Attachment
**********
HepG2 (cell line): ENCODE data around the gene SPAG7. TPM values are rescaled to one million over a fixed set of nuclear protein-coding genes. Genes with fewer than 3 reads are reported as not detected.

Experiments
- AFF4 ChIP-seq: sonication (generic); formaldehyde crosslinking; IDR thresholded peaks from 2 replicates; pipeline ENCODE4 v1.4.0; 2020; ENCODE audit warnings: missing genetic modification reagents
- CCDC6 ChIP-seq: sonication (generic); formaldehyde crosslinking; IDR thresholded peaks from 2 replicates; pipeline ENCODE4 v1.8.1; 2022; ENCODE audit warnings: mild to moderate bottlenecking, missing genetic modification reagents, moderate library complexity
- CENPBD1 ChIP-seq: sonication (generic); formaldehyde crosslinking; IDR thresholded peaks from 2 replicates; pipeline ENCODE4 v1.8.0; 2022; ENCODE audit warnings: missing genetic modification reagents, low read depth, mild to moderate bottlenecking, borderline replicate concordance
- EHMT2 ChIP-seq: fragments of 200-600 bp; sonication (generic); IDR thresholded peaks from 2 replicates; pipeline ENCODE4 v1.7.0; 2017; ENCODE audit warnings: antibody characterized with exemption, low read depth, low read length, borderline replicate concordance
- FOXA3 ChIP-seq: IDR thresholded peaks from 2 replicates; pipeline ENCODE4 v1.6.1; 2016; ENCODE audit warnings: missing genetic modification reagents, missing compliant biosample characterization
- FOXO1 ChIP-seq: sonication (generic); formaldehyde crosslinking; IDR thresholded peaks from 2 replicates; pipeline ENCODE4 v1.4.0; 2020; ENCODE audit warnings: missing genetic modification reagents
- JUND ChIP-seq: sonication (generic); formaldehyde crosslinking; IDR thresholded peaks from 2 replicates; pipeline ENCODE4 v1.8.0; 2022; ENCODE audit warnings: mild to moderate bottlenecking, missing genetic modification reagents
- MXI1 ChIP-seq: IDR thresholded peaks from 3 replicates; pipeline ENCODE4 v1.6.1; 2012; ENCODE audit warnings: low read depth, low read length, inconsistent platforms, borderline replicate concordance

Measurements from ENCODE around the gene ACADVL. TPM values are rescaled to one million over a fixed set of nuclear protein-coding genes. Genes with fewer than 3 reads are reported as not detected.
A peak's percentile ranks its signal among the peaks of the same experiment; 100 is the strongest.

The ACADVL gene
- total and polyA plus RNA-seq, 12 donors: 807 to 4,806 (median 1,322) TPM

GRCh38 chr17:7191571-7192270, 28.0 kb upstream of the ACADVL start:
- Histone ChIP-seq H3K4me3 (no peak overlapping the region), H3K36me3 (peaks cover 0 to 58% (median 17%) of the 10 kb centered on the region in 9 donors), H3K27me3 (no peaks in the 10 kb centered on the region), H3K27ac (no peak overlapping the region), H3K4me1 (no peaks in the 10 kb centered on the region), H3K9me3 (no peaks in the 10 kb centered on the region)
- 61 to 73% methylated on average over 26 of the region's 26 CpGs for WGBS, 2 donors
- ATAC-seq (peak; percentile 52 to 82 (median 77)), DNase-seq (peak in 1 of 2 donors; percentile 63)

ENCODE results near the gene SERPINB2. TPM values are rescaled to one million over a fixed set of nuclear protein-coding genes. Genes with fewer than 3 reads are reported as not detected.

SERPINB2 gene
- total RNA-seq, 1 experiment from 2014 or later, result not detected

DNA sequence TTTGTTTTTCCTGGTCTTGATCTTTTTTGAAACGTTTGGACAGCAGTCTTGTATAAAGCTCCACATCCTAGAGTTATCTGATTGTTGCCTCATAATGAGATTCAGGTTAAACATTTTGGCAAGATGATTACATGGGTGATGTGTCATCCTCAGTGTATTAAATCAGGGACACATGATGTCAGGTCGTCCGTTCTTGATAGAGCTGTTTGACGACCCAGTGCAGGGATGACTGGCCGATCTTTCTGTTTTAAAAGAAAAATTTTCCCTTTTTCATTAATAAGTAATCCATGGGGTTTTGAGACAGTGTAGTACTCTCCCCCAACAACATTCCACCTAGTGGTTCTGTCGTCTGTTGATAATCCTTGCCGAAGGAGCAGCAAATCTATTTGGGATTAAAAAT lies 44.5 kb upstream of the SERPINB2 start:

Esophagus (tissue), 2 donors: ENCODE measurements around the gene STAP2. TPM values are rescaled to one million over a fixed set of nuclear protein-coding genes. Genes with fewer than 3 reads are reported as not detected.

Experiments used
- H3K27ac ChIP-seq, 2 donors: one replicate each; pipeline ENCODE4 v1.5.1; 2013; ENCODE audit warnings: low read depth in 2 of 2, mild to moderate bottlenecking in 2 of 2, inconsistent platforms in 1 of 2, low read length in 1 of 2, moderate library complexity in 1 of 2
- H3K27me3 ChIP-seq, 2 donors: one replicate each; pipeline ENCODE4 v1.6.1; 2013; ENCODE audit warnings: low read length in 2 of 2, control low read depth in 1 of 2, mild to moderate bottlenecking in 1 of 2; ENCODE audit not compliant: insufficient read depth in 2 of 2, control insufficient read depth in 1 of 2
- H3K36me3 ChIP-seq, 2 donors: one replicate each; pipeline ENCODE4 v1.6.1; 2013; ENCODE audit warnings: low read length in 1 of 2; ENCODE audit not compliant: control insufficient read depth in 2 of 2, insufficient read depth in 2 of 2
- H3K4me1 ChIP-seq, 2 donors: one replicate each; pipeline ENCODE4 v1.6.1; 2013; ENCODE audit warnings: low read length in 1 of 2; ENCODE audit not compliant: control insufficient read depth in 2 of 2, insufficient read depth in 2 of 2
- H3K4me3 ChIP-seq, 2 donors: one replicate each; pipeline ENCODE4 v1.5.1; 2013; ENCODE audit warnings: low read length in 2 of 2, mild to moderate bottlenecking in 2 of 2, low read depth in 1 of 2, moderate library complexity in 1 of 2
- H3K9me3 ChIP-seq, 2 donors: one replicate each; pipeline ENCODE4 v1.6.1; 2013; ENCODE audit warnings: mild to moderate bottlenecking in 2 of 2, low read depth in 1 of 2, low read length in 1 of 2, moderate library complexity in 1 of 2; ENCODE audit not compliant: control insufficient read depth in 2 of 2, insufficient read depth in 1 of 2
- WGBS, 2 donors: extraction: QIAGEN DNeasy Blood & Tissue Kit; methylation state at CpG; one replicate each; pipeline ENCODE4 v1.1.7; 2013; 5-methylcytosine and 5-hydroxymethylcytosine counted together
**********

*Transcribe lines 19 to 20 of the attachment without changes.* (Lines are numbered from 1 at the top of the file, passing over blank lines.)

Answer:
ENCODE results near the gene SERPINB2. TPM values are rescaled to one million over a fixed set of nuclear protein-coding genes. Genes with fewer than 3 reads are reported as not detected.

SERPINB2 gene